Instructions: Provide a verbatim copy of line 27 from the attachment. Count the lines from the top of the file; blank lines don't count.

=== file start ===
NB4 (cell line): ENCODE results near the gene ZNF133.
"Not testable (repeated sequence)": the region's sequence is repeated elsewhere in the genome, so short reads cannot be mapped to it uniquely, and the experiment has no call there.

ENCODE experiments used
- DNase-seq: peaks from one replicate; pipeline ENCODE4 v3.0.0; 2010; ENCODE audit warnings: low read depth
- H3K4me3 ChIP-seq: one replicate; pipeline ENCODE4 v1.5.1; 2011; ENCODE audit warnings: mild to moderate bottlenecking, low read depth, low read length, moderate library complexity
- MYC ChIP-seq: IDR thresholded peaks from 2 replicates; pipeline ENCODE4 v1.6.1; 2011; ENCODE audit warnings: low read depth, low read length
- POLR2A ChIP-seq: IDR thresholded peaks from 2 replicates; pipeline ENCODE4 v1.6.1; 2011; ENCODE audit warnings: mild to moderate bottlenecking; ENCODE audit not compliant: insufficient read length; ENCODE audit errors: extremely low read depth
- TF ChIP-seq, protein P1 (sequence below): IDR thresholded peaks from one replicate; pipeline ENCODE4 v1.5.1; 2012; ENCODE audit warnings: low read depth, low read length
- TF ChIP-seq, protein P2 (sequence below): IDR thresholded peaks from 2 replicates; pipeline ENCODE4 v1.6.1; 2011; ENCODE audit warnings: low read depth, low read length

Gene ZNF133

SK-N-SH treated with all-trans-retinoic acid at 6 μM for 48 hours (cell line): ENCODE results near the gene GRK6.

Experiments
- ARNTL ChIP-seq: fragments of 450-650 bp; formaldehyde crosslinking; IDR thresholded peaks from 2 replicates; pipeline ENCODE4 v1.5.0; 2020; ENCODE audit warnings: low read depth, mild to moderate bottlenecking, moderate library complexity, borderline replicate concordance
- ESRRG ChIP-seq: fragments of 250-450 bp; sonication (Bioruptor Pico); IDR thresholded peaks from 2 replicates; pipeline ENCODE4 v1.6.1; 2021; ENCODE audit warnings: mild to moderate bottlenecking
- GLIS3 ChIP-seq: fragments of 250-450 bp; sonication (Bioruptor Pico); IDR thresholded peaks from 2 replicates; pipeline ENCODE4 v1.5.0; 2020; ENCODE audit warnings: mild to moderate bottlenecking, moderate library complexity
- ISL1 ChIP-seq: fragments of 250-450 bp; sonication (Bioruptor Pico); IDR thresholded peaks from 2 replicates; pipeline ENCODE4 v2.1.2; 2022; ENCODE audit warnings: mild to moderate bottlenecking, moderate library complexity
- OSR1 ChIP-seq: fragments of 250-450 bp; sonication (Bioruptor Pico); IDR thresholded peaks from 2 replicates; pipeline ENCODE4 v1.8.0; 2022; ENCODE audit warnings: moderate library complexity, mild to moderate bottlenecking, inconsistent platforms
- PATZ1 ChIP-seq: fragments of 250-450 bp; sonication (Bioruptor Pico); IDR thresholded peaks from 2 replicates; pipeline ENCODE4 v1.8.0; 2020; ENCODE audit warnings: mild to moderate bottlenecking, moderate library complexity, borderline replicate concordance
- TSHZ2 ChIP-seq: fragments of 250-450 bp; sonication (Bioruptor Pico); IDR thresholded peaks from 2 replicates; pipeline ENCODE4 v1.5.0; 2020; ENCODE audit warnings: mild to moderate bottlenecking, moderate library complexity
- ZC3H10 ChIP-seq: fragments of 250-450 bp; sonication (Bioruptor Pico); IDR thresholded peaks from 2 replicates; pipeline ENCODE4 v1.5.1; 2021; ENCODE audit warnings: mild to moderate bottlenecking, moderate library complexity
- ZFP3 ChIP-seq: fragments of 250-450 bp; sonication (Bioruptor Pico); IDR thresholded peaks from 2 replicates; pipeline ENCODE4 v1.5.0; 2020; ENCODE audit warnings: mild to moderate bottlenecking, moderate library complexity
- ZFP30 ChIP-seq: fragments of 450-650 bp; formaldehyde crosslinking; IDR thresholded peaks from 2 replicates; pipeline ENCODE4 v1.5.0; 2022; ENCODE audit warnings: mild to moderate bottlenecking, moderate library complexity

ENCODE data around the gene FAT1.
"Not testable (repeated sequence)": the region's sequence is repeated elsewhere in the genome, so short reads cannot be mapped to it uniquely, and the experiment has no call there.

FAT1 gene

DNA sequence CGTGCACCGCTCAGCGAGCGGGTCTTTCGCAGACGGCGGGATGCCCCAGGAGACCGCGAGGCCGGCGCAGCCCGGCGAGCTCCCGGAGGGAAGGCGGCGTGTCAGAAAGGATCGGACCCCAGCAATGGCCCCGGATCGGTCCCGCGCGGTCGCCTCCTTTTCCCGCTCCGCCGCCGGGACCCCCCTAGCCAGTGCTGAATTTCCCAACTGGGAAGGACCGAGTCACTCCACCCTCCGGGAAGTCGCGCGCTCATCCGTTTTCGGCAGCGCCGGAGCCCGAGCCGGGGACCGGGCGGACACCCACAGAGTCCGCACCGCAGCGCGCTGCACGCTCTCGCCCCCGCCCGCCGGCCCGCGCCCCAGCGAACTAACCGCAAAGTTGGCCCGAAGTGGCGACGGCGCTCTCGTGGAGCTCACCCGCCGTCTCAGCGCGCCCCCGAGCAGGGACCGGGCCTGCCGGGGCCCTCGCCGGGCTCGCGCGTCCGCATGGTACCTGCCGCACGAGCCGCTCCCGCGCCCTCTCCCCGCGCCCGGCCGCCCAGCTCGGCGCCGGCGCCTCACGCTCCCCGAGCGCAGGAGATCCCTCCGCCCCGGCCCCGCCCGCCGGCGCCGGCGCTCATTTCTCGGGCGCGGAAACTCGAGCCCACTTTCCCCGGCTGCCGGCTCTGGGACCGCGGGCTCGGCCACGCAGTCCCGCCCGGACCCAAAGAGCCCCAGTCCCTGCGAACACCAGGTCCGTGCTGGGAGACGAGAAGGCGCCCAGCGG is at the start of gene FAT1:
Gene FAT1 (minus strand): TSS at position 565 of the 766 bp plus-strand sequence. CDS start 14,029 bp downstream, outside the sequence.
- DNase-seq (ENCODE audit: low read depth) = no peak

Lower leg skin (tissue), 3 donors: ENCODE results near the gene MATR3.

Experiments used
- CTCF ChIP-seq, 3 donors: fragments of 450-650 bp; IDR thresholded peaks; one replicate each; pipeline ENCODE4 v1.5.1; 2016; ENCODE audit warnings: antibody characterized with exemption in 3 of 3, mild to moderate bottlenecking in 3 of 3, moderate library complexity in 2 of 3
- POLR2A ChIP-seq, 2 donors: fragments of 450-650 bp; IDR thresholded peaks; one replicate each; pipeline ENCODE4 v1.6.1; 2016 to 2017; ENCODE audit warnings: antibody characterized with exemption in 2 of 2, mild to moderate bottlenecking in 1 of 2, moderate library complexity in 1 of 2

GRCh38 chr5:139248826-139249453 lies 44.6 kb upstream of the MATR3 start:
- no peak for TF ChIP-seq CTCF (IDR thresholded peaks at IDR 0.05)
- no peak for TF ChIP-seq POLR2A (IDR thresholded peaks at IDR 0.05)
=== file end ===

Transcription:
Gene FAT1 (minus strand): TSS at position 565 of the 766 bp plus-strand sequence. CDS start 14,029 bp downstream, outside the sequence.